John Barclay will use Australia's thumping win over Wales as a cautionary tale as he and his Scotland team-mates bid to avoid being caught cold by the Wallabies at BT Murrayfield.
The Scarlets flanker admits he was surprised by the emphatic nature of Australia's 32-8 victory over Wales in Cardiff last weekend.
The tourists had come off the back of their Rugby Championship programme, which involved six games against New Zealand, South Africa and Argentina since August, and Wales found it difficult to cope with the pace and fluidity of their play.
"Obviously I play with a lot of the Welsh boys and I spoke to a couple of them in the week leading up to it and they were feeling good about things," said Barclay. Sometimes you have those days but the manner of the defeat would probably be the most disappointing thing for them.
"You could maybe tell Australia had played a lot recently and Wales hadn't played together as a unit but that's something we have to learn from. It's important we don't fall into that trap as well."
The Llanelli-based forward did not delve too deeply into his Welsh colleagues' pain but will aim to learn from it.
"I exchanged a few text messages here and there," the former Glasgow player said. "They were bitterly disappointed so you don't want to pry too deep. But you can see a lot from the video where they went wrong.
"One of the main differences is the speed everything happens at. They were trying to get forward and Wales have had a great defence in recent years. But Australia played a lot of options inside and outside, it's obviously something they looked at before the game and it all came off for them.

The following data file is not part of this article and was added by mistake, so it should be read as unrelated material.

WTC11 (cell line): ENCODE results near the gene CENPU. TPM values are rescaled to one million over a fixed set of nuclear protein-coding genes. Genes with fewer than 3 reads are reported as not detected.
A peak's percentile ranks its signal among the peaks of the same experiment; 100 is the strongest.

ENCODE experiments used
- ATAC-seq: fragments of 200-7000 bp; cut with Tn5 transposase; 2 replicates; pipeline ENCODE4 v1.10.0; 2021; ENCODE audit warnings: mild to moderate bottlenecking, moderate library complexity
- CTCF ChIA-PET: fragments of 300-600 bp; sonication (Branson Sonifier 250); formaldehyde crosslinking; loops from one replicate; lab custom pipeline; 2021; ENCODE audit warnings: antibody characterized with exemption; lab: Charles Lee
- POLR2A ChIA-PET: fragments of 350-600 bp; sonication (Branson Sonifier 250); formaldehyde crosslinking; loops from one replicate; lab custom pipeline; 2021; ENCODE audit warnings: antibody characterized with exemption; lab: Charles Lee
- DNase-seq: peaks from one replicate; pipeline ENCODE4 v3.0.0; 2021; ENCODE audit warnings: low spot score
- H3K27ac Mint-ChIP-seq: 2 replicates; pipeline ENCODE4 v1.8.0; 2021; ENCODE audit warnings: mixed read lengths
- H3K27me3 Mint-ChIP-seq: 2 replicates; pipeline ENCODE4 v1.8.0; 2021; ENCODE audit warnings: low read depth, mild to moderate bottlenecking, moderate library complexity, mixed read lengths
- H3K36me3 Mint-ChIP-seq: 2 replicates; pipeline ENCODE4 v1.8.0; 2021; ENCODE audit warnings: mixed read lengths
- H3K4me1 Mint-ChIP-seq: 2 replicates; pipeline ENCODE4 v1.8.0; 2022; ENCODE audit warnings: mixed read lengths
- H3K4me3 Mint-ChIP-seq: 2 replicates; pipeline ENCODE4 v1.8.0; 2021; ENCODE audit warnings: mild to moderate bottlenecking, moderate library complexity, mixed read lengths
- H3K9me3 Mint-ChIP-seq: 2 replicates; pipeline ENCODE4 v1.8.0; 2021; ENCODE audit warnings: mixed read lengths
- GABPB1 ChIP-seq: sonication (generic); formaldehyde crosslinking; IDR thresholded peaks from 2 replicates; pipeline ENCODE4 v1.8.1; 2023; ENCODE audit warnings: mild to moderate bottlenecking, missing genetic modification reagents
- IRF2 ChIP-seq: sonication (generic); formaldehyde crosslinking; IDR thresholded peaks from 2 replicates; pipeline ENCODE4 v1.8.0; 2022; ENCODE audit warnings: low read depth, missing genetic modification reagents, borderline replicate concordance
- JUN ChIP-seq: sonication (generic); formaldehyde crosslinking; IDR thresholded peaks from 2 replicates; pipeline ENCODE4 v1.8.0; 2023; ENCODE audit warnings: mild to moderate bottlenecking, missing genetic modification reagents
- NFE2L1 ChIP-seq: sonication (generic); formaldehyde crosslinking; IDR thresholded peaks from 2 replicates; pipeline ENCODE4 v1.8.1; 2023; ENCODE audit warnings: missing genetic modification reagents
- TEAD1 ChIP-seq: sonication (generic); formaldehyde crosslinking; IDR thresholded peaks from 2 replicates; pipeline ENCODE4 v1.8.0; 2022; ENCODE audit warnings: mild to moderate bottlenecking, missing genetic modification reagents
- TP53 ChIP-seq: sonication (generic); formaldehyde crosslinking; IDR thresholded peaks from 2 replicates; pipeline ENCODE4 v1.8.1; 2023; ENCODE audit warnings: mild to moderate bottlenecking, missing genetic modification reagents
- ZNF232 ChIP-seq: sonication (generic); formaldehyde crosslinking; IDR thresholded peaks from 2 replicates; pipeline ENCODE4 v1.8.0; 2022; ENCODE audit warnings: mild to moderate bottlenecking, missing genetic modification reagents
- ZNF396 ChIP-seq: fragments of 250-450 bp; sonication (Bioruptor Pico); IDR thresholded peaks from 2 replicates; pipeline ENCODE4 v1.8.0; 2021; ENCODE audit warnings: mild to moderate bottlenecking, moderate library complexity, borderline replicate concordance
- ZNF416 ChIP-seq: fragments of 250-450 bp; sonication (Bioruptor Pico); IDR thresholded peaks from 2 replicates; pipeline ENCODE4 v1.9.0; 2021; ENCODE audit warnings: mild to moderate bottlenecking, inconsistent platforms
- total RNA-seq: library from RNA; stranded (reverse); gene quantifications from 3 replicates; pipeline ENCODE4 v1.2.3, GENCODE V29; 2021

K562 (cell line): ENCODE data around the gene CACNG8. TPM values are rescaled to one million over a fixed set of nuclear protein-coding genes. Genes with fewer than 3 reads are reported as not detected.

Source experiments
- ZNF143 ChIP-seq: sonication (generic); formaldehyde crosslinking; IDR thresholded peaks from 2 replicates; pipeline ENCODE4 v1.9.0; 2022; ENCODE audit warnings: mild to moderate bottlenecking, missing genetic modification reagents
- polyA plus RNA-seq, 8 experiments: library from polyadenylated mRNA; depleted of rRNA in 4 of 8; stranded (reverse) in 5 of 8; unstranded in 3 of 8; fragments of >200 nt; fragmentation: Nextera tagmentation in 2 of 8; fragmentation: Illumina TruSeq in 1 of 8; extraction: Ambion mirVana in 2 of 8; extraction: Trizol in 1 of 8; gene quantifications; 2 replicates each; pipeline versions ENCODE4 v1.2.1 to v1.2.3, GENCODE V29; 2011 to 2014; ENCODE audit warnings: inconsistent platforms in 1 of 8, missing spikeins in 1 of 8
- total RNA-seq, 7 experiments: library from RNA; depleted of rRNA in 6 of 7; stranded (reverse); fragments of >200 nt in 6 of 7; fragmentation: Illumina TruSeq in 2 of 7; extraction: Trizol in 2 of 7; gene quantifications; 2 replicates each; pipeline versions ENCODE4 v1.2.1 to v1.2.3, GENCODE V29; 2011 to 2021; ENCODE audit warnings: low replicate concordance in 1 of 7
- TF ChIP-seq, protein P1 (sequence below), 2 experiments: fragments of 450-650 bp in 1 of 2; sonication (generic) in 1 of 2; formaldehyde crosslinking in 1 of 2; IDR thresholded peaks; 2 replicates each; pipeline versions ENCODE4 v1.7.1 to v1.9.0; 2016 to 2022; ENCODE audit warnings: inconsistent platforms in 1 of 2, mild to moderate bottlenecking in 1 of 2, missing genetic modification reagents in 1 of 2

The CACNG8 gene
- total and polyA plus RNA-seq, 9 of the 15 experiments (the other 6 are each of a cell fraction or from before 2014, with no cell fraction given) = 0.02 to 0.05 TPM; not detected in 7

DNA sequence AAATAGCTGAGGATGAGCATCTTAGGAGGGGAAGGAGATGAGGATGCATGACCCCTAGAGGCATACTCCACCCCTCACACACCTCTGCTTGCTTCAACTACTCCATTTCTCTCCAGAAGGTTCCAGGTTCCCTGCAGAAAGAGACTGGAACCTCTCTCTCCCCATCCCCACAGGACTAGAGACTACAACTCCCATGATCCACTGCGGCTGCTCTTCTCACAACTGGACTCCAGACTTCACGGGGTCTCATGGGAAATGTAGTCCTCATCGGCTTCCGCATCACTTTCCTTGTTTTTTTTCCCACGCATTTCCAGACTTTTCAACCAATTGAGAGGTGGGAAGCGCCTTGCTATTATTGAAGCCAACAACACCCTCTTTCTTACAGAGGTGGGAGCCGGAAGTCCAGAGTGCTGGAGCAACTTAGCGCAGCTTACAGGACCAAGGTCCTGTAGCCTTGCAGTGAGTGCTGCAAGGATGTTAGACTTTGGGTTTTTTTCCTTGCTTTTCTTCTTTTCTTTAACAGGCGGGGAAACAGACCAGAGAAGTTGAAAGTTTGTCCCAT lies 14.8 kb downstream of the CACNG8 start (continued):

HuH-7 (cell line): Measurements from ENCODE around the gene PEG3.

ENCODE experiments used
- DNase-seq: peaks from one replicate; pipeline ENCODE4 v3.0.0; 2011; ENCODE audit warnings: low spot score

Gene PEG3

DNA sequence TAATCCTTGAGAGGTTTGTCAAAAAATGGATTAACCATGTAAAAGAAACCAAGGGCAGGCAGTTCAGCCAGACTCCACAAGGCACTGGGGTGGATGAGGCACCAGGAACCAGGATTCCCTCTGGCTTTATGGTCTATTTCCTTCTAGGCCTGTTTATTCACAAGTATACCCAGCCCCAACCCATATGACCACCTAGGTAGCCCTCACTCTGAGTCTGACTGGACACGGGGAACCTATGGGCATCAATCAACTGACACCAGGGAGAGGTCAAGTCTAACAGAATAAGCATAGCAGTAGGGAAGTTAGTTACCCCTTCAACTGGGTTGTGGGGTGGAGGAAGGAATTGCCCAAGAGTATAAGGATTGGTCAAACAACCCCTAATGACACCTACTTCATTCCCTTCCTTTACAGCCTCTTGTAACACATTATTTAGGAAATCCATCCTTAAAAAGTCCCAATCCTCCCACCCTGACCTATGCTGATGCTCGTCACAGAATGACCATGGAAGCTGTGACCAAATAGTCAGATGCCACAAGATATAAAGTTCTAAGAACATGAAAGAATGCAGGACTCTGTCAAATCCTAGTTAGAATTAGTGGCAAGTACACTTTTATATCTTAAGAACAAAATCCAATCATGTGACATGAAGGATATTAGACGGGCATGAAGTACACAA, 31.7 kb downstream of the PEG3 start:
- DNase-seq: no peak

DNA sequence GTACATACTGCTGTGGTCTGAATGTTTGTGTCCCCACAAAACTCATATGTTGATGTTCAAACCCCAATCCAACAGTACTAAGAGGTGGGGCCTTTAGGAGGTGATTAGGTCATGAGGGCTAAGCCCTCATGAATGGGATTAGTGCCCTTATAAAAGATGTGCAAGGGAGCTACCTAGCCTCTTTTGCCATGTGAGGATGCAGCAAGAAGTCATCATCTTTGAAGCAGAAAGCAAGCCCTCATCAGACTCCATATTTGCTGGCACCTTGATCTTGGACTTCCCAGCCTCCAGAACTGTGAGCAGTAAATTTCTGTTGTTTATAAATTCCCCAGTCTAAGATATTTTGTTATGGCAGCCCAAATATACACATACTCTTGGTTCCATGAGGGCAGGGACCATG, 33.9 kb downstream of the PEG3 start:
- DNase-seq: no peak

"Certainly they want to play fast ball, they want to play with the ball in front of them, moving the ball. Every team's goal in defence is to slow it down, if not turn it over, so nothing changes there really."
But the 30-year-old added: "They attack slightly differently, they have a lot of trail plays, a lot of movement, a lot of multiple-option plays, where defenders around the ball have all got to be doing the right job, not just the guy in front of the ball.
"So, yeah, they present a unique challenge, but I believe defence is relatively straightforward. But the speed of how it happens in international rugby, you don't have the recovery time that you maybe do in a pro rugby game."
While Saturday's autumn Test opener for Scotland gives many players a chance to avenge last year's controversial World Cup quarter-final loss, Barclay boasts a record of two wins in two meetings with Australia and just appreciates the opportunity to play for his country in a big game after two years where he barely got a look-in before this year's RBS 6 Nations.
"I kept my head down for a couple of years and got my chance to come back in," he said. "It does make you more hungry to get back in and stay there. When you play in Scotland you are in and around the coaches and the environment more than you are out of the country.
"For me personally to come up is a big change to come up from my club. I just enjoy coming up. There's a few young guys coming through and it's great coming into a squad that is trying to go in the right direction."